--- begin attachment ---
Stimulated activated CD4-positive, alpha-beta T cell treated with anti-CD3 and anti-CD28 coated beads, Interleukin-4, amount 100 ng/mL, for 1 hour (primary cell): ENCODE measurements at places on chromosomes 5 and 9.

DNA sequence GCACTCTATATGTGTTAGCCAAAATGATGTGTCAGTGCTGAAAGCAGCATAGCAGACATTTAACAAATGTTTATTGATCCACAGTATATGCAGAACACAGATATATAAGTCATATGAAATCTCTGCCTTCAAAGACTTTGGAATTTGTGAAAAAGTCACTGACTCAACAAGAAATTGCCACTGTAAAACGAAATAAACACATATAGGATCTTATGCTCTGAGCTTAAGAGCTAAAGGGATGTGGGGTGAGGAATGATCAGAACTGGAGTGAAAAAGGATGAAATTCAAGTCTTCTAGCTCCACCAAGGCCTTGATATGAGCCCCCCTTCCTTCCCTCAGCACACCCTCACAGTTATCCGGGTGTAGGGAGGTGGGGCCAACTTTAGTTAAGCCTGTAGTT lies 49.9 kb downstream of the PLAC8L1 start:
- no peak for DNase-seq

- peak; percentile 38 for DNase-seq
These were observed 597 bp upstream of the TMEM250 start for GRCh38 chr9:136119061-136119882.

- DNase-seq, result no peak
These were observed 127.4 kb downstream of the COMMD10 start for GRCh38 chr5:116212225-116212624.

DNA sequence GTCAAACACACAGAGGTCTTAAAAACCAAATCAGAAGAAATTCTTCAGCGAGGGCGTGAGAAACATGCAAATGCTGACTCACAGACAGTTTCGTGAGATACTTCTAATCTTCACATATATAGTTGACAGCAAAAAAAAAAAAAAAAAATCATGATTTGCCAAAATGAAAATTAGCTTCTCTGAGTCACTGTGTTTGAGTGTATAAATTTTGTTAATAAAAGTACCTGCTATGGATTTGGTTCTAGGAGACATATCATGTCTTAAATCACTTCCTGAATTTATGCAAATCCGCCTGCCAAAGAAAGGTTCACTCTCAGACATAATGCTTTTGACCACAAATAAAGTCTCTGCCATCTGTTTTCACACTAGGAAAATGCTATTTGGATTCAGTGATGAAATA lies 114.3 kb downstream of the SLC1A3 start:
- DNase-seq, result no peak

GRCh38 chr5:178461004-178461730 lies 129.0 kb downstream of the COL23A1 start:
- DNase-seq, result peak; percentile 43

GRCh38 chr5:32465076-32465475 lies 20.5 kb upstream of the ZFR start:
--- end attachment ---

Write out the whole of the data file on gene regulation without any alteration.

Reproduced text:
Stimulated activated CD4-positive, alpha-beta T cell treated with anti-CD3 and anti-CD28 coated beads, Interleukin-4, amount 100 ng/mL, for 1 hour (primary cell): ENCODE measurements at places on chromosomes 5 and 9.

DNA sequence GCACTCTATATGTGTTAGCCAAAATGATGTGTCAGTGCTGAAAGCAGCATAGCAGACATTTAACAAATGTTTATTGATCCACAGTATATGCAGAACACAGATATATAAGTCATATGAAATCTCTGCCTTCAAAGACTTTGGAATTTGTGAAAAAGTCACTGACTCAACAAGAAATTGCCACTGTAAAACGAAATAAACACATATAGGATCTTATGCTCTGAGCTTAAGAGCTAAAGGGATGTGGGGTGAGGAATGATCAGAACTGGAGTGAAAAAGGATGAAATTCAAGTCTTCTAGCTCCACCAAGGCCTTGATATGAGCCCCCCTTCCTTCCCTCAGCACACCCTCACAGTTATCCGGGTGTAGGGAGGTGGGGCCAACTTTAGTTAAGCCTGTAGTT lies 49.9 kb downstream of the PLAC8L1 start:
- no peak for DNase-seq

- peak; percentile 38 for DNase-seq
These were observed 597 bp upstream of the TMEM250 start for GRCh38 chr9:136119061-136119882.

- DNase-seq, result no peak
These were observed 127.4 kb downstream of the COMMD10 start for GRCh38 chr5:116212225-116212624.

DNA sequence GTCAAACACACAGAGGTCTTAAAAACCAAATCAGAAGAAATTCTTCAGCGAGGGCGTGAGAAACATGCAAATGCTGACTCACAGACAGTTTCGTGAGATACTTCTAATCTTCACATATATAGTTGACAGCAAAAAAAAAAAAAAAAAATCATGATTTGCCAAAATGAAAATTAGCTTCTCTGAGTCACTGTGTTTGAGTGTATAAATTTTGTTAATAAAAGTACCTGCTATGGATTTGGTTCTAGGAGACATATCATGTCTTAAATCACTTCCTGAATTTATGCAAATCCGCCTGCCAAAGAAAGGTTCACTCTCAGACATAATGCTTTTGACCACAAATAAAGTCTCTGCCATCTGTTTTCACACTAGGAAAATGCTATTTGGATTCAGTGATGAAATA lies 114.3 kb downstream of the SLC1A3 start:
- DNase-seq, result no peak

GRCh38 chr5:178461004-178461730 lies 129.0 kb downstream of the COL23A1 start:
- DNase-seq, result peak; percentile 43

GRCh38 chr5:32465076-32465475 lies 20.5 kb upstream of the ZFR start: